Supreme Court ruling affects public sector unions nationwide except Wisconsin, where union powers have been greatly reduced in recent years. The Wisconsin Supreme Court on Wednesday has ruled workers cannot be forced to pay unions fees.
The nation’s highest court has overturned a 1977 law that required employees to pay “fair share” fees.
The new law announcement affects government workers in 22 states, including Minnesota. However, the decision has a much smaller on Wisconsin than elsewhere.
The ruling gives police officers and firefighters the ability to stop paying union fees, while teachers, other public workers, and correctional officers already had the ability to not to pay union fees under Act 10 passed in 2011.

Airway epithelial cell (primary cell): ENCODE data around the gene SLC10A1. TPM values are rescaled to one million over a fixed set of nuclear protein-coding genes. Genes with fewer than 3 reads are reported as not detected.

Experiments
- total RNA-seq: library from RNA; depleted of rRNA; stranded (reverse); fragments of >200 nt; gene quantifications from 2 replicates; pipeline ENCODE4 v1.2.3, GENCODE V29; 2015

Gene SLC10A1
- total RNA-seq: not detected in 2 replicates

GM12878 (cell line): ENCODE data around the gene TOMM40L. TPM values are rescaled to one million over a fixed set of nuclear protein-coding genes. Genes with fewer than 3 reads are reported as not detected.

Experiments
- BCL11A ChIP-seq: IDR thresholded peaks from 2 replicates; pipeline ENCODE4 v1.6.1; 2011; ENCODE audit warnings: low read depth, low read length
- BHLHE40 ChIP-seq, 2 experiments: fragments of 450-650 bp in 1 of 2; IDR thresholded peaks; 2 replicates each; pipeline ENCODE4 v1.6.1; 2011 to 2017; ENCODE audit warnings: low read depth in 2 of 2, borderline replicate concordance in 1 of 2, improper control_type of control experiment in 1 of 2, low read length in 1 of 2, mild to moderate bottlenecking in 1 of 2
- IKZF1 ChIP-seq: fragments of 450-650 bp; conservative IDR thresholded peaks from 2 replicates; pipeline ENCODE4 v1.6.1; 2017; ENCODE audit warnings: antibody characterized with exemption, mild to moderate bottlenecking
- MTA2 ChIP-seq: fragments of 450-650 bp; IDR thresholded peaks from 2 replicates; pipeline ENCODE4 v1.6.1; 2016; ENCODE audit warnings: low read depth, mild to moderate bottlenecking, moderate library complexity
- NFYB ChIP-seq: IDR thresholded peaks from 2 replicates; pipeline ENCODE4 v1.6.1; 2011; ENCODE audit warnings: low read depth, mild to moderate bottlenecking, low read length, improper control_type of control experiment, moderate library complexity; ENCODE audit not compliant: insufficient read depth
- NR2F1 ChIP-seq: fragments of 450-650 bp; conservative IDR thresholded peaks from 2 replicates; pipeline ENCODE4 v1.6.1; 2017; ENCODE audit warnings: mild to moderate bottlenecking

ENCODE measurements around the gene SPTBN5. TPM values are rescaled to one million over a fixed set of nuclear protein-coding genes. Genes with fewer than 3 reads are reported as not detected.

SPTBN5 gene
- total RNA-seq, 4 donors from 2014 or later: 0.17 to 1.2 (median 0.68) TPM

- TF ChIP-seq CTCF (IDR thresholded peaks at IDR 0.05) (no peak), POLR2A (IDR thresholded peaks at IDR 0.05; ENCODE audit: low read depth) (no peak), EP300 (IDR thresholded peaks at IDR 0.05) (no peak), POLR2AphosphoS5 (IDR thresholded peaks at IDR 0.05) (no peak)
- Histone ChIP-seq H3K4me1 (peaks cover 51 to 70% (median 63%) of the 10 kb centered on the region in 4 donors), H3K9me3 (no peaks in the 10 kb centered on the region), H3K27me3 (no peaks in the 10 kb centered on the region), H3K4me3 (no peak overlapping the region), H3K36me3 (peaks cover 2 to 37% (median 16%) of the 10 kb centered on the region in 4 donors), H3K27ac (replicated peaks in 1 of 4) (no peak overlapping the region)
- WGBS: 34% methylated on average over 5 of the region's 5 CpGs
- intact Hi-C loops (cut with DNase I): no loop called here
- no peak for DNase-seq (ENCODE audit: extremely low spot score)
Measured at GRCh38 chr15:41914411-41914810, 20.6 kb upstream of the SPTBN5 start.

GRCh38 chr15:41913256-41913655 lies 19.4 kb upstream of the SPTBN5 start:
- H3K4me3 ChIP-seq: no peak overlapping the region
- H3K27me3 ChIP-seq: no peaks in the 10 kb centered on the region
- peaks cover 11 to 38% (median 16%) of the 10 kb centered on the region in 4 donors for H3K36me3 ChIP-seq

That means Wisconsin officers and firefighters were affected by the court’s new rule. The Wisconsin Professional Police Association stated that its members would be affected by the decision.
President of the Wisconsin Education Association Council (WEAC), the largest public-sector union in the state said that the ruling has not affected the organization’s current mission as it has been operating without collective bargaining power.
Mahlon Mitchell, president of the Professional Fire Fighters of Wisconsin, Inc., said, “This decision by the Supreme Court is another slap in the face to working men and women across this nation in the ongoing assault on workers’ rights. This assault began in Wisconsin with the passage of Act 10, that starved unions of resources and power at the negotiating table. Having built the best middle class in the world, unions level the playing field, and in the Trump/Walker anti-worker era, America needs them now more than ever.”